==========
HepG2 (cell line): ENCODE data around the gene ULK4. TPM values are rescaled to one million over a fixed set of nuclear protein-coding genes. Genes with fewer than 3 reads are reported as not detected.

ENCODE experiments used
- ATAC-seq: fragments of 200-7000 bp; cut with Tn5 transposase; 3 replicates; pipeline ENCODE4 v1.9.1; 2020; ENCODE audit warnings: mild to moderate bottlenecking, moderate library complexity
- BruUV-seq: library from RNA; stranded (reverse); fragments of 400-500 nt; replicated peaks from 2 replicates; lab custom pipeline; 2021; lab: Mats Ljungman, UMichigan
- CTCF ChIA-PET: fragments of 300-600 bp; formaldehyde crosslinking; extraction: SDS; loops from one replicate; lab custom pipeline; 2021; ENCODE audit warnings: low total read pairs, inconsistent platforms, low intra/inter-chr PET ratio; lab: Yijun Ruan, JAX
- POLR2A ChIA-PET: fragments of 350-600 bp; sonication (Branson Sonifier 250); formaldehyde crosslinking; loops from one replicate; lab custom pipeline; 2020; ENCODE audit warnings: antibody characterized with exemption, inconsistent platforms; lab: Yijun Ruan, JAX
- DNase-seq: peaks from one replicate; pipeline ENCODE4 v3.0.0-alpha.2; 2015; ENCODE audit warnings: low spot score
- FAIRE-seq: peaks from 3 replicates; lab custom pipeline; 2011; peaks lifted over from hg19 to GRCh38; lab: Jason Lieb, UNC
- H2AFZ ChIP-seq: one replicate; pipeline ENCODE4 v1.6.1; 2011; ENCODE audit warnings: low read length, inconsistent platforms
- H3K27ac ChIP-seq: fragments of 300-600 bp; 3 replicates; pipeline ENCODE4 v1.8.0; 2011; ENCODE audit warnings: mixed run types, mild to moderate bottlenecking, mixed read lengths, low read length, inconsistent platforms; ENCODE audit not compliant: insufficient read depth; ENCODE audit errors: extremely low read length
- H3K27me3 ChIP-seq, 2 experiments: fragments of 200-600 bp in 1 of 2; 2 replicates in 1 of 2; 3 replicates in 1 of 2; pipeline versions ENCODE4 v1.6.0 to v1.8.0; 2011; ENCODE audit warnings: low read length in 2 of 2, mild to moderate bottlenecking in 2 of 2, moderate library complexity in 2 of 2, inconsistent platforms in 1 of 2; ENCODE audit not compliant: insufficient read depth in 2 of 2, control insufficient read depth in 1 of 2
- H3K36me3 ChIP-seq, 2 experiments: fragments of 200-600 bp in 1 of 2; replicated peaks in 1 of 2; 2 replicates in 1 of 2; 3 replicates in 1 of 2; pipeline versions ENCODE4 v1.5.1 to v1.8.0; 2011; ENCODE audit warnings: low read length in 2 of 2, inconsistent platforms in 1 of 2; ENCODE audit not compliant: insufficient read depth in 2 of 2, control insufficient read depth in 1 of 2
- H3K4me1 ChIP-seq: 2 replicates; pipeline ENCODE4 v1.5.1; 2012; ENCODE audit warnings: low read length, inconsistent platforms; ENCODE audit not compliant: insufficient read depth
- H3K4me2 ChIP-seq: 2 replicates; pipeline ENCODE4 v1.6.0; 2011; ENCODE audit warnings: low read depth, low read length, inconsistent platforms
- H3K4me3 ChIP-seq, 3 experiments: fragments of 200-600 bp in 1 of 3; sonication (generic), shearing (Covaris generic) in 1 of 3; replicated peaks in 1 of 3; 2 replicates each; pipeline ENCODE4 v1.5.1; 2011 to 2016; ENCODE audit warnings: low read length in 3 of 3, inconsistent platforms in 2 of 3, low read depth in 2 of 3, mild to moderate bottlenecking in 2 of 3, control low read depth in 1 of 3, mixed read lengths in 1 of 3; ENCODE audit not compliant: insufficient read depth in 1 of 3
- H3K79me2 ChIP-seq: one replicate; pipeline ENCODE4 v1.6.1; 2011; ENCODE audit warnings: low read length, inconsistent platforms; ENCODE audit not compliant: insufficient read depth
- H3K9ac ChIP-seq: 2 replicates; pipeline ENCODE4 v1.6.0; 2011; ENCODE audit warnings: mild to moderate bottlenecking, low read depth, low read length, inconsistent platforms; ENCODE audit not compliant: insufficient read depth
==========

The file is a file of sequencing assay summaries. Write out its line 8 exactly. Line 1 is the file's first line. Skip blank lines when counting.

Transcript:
- FAIRE-seq: peaks from 3 replicates; lab custom pipeline; 2011; peaks lifted over from hg19 to GRCh38; lab: Jason Lieb, UNC